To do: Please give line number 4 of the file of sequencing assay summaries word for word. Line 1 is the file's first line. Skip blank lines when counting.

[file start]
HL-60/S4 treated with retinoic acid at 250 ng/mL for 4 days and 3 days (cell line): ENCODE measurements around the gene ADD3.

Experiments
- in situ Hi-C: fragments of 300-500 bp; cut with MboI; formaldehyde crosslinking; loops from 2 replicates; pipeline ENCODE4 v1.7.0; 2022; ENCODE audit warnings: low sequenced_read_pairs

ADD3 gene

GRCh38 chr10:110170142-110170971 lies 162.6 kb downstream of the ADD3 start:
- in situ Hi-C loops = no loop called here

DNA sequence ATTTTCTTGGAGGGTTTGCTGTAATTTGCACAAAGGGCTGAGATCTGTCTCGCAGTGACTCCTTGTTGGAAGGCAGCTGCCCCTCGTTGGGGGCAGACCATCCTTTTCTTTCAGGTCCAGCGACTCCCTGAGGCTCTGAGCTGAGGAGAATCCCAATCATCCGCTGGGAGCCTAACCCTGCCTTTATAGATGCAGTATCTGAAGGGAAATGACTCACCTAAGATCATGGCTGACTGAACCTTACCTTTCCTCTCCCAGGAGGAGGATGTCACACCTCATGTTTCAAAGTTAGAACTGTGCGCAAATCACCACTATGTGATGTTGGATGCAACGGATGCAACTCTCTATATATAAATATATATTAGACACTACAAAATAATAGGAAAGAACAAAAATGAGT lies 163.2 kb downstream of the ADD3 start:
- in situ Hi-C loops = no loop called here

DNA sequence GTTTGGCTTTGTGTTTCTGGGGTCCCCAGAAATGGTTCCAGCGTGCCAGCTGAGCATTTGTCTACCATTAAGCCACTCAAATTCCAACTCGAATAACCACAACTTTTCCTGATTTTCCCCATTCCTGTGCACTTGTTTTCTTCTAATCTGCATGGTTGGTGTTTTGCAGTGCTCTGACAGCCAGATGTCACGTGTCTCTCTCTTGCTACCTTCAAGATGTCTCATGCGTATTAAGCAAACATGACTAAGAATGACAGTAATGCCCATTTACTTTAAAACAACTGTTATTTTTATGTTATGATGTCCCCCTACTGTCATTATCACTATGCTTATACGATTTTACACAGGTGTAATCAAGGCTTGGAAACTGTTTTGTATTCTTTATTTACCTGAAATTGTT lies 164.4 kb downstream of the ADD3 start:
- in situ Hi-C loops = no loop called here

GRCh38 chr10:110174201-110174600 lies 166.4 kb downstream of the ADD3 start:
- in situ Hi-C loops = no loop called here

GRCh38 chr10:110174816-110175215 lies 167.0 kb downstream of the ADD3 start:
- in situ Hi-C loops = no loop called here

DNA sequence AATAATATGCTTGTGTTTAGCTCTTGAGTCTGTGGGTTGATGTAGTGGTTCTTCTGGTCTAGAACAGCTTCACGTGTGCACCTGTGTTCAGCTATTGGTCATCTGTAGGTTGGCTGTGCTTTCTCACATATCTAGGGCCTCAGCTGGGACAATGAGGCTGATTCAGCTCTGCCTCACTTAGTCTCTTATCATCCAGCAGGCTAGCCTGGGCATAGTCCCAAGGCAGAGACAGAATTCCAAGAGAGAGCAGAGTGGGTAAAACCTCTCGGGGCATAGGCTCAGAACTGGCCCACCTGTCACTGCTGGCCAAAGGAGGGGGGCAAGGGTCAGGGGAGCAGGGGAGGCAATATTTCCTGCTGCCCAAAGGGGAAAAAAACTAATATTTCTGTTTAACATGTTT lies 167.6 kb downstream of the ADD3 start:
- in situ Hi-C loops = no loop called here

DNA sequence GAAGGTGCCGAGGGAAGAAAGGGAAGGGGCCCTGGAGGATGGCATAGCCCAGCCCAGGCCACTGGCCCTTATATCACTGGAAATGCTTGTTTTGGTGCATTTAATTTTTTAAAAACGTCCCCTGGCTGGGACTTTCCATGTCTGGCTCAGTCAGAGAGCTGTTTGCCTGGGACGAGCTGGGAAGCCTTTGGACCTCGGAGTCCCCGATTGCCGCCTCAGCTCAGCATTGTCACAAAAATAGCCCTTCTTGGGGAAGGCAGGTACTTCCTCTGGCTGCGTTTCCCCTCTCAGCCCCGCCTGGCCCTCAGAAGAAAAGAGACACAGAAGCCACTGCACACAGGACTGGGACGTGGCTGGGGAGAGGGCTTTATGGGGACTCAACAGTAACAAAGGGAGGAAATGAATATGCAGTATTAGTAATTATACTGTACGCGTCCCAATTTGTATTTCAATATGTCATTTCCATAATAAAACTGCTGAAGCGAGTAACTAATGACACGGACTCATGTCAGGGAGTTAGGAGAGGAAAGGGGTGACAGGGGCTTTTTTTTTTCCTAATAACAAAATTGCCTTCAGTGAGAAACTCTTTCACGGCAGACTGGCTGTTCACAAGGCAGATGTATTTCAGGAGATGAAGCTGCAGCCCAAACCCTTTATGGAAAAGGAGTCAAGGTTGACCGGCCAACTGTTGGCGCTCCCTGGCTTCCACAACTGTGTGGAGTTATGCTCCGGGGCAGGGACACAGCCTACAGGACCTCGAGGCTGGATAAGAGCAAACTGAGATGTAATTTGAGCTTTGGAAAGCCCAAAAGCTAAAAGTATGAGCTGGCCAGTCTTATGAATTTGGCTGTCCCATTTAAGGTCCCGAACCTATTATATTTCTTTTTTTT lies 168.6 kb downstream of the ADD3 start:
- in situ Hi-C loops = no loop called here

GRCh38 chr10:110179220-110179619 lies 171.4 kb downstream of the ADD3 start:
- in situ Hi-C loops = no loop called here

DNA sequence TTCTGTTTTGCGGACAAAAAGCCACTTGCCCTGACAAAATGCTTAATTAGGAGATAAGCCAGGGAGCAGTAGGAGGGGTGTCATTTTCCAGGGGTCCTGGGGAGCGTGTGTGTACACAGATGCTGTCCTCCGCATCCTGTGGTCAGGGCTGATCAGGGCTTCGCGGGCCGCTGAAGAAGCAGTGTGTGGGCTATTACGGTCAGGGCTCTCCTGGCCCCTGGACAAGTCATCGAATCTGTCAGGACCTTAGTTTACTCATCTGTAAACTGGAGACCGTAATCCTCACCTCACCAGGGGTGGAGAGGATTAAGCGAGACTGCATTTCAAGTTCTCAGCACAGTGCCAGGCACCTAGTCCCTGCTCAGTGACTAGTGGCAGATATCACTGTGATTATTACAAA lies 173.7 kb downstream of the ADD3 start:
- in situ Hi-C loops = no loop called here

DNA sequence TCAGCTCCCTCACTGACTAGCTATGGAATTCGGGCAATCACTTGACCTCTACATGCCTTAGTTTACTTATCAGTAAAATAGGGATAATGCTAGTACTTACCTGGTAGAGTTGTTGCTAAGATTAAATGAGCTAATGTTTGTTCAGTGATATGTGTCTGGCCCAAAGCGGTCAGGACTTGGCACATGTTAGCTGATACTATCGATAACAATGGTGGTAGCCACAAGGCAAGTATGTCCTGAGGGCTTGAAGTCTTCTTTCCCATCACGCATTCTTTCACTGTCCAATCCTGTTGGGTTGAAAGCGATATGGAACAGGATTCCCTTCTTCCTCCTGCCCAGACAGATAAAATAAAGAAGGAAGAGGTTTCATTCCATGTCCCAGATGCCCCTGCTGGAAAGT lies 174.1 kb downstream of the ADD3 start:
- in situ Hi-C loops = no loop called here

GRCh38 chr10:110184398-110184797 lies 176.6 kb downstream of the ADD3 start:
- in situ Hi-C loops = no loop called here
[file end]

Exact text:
ADD3 gene